Duration6 days
StandardVery demanding, technical
StartBaba Ghundi Ziarat
Zone and Permitrestricted, US$50 permit
Public Transportfinish only
 SummaryCross a challenging glaciated pass along Pakistan’s northernmost border between the dramatic and sacred landscape of Chapursan and the rocky walls and spires of the Karambar Valley.


Chilinji An somewhat confusedly refers to two distinct passes linking Chapursan with the Karambar Valley to its west: the true Chilinji An (5160m); and the Chilinji An North, known as Qalander Uween (5220m) to people from Chapursan. (Qalander means ‘an ascetic wanderer’ in Urdu, and Uween, a ‘pass’ in Wakhi.) The east sides of these passes are glaciated, whereas the west sides are steep, generally dry, scree.

Trekkers going from east to west typically cross the true Chilinji An, the pass crossed by early 20th– century explorers such as British archaeologist Aurel Stein, HW Tilman and Wilfred Thesiger. Trekkers going from west to east usually cross the Qalander Uween, although many of them mistakenly think it’s true Chilinji An. (That said, it’s possible for strong parties to cross the true Chilinji An from west to east, although no high camp is set.) The descriptions for both routes follow. Only previously acclimatized trekkers should attempt crossing from east to west.

The Chilinji An frequently precedes the Karambar An and Darkot An trek (p) by crossing to the Karambar River’s true right bank at Chilinji An on Day 5 and heading up the Karambar Valley. The Qalander Uween is often combined with the Broghil and Karambar An trek (p).


What to Bring 

Mountaineering equipment necessary for travelling in roped teams in required (see Mountaineering Equipment, for a discussion of appropriate gear).


The Swiss Foundation for Alpine Research 1:250, 000 orographical map Karakoram (Sheet 1) covers the trek. The map shows the Chilinji An, but its actual coordinates are 36° 47.7” N and 74° 03’ 51.8” E. It gives inaccurate place names and locations. In particular, Biatar, an important camp, is along the true left bank of the river flowing east from the passes. The glacier on the east side of the Chilinji An, above Biatar, isn’t labeled. In the trek description, it’s referred to as the Biatar Glacier, because the glacier on the west side of the pass is the actual Chilinji Glacier. No maps depict the Qalander Uween, whose coordinates are 36° 48’ 08.8” N and 74° 03’ 41.1” E, nor the route over it.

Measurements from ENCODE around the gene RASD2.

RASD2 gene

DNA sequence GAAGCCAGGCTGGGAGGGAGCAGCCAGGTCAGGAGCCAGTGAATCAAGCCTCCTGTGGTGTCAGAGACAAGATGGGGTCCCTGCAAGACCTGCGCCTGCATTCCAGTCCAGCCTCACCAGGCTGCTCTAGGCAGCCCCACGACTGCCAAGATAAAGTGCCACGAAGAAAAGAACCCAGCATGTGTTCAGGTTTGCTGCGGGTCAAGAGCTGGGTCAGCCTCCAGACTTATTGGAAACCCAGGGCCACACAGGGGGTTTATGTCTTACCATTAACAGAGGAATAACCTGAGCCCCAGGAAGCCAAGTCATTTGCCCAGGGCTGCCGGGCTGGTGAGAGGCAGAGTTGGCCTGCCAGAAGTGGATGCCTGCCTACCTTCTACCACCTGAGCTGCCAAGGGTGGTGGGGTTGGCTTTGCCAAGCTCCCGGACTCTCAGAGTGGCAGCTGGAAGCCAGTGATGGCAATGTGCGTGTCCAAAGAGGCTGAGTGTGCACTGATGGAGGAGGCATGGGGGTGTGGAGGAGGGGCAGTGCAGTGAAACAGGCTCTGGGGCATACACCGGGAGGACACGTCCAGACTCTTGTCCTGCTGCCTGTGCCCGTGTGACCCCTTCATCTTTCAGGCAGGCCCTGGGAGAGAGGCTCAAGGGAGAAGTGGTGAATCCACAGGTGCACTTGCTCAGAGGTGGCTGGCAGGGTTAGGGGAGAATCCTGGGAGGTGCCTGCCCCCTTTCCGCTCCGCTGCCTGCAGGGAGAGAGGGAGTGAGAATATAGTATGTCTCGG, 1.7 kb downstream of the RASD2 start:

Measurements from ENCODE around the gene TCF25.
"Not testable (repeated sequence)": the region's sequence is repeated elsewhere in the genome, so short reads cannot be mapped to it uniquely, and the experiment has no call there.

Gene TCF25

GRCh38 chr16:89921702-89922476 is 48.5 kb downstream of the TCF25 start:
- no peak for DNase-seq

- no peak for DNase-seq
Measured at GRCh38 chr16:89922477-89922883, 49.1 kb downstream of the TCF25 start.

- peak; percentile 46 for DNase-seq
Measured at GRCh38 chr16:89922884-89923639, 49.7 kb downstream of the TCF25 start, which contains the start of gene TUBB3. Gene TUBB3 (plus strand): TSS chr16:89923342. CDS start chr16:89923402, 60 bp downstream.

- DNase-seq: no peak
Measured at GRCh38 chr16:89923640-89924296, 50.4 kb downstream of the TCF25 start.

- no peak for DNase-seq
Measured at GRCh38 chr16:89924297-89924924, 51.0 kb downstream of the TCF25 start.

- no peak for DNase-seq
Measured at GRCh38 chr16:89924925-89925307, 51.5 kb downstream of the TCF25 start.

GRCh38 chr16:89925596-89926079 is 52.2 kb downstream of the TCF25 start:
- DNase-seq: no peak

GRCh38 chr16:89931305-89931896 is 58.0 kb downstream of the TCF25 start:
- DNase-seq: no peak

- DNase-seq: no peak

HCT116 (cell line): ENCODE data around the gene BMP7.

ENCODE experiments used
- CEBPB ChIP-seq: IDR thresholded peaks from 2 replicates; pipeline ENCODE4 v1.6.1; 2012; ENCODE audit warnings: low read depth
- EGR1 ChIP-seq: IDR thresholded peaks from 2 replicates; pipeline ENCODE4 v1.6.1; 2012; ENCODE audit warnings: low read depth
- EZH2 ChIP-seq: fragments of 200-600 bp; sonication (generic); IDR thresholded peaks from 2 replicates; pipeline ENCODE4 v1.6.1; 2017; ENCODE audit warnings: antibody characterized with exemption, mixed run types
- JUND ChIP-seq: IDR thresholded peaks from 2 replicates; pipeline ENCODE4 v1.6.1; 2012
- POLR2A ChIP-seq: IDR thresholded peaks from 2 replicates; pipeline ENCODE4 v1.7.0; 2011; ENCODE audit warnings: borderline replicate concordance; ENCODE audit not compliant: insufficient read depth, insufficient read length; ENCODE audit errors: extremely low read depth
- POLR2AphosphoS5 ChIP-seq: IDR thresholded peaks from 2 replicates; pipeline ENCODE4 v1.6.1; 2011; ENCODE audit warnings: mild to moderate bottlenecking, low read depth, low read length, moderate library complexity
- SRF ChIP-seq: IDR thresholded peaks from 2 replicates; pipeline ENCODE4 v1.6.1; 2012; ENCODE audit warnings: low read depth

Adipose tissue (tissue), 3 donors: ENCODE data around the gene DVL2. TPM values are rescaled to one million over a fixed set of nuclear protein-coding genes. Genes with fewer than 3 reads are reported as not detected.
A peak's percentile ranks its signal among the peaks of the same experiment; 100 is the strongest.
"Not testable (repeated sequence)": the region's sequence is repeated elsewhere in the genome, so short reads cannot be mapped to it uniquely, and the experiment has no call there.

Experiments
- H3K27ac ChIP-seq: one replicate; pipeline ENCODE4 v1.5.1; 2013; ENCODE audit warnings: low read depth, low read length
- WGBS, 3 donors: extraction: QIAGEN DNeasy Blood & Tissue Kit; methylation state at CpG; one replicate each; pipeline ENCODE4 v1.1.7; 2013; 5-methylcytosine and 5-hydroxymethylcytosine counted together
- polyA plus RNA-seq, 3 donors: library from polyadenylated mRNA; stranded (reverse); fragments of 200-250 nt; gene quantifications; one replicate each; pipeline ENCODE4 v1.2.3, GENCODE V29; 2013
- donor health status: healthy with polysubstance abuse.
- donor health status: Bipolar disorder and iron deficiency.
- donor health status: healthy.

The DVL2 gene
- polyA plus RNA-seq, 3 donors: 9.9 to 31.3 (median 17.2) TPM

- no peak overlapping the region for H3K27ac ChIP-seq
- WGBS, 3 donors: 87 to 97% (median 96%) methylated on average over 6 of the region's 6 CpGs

Permits and Regulations   

This trek is in a restricted zone where a permit and licensed guide are required (see Trekking Permits, for futher information). Bring multiple photocopies of your permit, which you may be asked to give to the army at Baba Ghundi Ziarat and the police in limit.

 Baba Ghundi

Baba Ghundi Ziarat, Hunza’s most important shrine (Ziarat or astan), draws pilgrims from as far as Baltistan. The current shrine, built in 1924 by Hunza’s Mir Ghazin Khan, houses the tomb of the saint and his wife, along with the saint’s sword. Baba Ghundi came to Chapursan from Ghund, a valley in what is today’s Tajikistan. He performed numerous miracles throughout Chapursan, each commemorated by a small shrine. The shrine of Panja Shah, just before Yarz Rich, has many coloured flags. Inside is a rock with three long scrape marks, as though made by claws. The saint is said to have made these marks, and ghee is poured on them as an oblation. Kermin has a shrine, as does Reshit, where a rock bears the imprint of the saint’s fist and horse whip. Baba Ghundi’s main miracle is a tale of sin and retribution, very similar to other legends in Pakistan and Kashmir. When Baba Ghundi first came to Chapursan, it was a fertile, wealthy valley where the people lived in sin. He went from house to house, asking alms, but only one old woman offered him food. Angry at the villagers, but pleased with the old woman’s devotion. Baba Ghundi told here to leave her house and climb the hill. As she did, she saw Baba Ghundi riding at the head of a great flood that wiped out the valley and its people in punishment for their sinful ways. Evidently, a great outburst flood From the Yishkuk Glacier actually did cover most of the valley with boulders and mud as far down as Kampir Dior village, where the remains of the old woman’s house are visible today.

Baba Ghundi is also remembered as a dragon slayer. West of Zood Khun is Ravai Zhui, a lake in which lived a dragon that terrorized the villagers. The saint killed the dragon and ‘dragon’s bones’ are still found today in the dry lake bed. Today, Baba Ghundi’s main blessing is to bestow children on childless couples. The time for pilgrimage to his shrine is late September and early October, when religious songs are sung throughout the night. Goats are offered with prayers, and the meat is distributed, imbued with the barakat, or spiritual power, of the saint. Throughout the year, pilgrims arrive on Thursday to offer prayers on Friday. Close to the main shrine, near the river, is a spring decorated with ibex horns; its mineral water, called ab-e-shafa, bestows health on those who drink it.